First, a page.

September 7th, 2006 10:52 EST
Bush Says U.S. Security Has Improved Since September 11, 2001
Washington -- President Bush said the United States is safer than it was at the time of the September 11, 2001, terrorist attacks on New York and Washington, and is “winning the War on Terror” through vigilance, determination and courage.
Speaking in Marietta, Georgia, September 7 in his fourth in a series of speeches on the War on Terror, Bush said the United States has “learned the lessons” of September 11, 2001.
“[W]e have addressed the gaps in our defenses exposed by that attack. We've gone on the offense against our enemies and transformed former adversaries into allies. We have put in place the institutions needed to win this war,” he said.
In the offensive against terrorist organizations such as al-Qaida, the president said the United States and its allies are using financial, diplomatic and intelligence tools, as well as military tools, to disrupt the terrorists’ day-to-day operations.
“Because we're on the offensive, it's more difficult for al-Qaida to transfer money through the international banking system. Because we're on the offense, al-Qaida can no longer communicate openly without fear of destruction. And because we're on the offense, al-Qaida can no longer move widely without fearing for their lives,” he said.
Bush said one of the lessons from the 2001 attacks is the need to keep “steady pressure, unrelenting pressure, on al-Qaida and its associates.”
The United States and its allies have kept terrorist forces from achieving their key goal of overthrowing governments across the broader Middle East in order to seize control. On the contrary, two of their targets, Pakistan and Saudi Arabia, are among the United States’ “most valuable allies in the War on Terror,” and former state sponsors of terror such as Afghanistan and Iraq now are helping fight terrorism as democratic nations.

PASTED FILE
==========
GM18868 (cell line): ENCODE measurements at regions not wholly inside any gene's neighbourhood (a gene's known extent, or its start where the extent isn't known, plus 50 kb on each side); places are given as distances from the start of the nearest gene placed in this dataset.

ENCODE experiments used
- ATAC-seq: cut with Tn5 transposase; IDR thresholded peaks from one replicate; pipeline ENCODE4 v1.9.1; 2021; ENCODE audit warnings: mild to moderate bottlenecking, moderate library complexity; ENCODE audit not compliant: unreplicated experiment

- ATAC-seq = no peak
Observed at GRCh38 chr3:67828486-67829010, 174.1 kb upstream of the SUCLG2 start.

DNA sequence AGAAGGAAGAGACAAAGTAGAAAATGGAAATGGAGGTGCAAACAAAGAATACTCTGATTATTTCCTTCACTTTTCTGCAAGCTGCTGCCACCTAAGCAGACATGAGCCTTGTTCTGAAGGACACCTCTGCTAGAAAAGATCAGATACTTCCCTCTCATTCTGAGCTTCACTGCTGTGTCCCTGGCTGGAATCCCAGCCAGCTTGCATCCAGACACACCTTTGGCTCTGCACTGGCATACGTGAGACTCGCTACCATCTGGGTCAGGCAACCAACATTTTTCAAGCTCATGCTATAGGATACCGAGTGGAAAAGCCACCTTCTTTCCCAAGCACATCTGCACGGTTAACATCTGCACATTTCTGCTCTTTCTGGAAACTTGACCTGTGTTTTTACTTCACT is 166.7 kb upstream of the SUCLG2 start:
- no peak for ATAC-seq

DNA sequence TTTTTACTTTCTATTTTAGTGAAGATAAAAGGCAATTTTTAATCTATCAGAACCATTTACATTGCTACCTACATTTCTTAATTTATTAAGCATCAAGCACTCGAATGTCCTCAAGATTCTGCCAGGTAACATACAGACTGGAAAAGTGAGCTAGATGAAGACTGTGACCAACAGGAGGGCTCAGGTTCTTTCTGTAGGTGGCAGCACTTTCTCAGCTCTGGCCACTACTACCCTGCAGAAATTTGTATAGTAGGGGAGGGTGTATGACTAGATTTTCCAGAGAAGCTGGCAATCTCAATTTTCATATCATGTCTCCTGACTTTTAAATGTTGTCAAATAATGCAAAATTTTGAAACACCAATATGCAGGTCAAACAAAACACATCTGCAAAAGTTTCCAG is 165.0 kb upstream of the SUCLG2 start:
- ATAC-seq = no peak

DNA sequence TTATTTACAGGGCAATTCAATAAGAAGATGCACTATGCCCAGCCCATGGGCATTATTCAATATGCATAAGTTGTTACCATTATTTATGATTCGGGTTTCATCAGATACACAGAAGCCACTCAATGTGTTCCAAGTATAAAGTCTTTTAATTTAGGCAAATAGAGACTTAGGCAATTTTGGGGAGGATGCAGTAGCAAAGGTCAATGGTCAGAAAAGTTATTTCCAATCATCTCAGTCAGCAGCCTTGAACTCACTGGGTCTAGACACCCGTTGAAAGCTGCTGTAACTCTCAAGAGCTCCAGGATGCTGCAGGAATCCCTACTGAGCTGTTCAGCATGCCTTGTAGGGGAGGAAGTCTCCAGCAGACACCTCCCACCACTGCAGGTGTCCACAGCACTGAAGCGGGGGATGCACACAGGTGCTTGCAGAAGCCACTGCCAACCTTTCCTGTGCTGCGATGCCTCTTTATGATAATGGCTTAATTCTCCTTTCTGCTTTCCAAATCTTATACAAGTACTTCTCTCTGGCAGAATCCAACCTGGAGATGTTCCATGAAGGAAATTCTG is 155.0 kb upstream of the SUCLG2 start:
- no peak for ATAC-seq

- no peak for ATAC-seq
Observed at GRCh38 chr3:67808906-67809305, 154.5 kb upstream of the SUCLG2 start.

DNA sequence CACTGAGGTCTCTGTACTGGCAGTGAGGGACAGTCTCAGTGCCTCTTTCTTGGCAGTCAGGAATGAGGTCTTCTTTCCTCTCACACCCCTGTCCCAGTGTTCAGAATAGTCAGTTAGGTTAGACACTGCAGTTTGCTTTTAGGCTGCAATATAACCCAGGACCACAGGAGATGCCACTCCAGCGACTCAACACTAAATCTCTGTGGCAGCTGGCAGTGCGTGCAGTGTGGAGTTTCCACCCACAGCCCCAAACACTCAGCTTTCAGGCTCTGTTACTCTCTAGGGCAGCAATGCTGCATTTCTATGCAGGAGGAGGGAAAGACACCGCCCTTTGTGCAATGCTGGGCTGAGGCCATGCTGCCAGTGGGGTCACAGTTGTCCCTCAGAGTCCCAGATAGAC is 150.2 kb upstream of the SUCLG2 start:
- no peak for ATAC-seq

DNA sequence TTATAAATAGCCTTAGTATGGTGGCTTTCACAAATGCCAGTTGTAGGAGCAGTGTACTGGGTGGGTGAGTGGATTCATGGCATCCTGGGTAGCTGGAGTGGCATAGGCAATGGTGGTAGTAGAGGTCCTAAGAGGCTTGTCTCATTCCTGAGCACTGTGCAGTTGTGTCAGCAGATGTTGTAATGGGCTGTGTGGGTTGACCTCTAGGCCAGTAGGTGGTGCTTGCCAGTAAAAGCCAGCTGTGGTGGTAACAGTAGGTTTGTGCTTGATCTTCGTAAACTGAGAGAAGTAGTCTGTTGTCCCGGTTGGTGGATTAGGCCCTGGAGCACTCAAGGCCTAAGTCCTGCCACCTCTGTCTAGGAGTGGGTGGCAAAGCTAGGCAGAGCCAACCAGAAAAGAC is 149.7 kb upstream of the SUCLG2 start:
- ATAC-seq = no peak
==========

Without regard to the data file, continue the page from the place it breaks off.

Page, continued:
More than 90 nations are united in the fight against terrorism, “to dry up their funds, to stop their plots and to bring them to justice,” a force Bush described as “the largest coalition in the history of warfare.”
To combat radicalism, the United States is supporting democratic leaders and reformers across the broader Middle East. “We're supporting the voices of tolerance and moderation in the Muslim world. We're standing with mothers and fathers in every culture who want to see their children grow up in a caring and peaceful world,” the president said.
By changing conditions that encourage radicalism and hatred and replacing “violent dictatorships with peaceful democracies,” the United States and its allies will make the world more secure, Bush said.
A transcript of the president’s remarks is available on the White House Web site, as is a related fact sheet.
(Distributed by the Bureau of International Information Programs, U.S. Department of State. Web site: http://usinfo.state.gov)
Sop: White House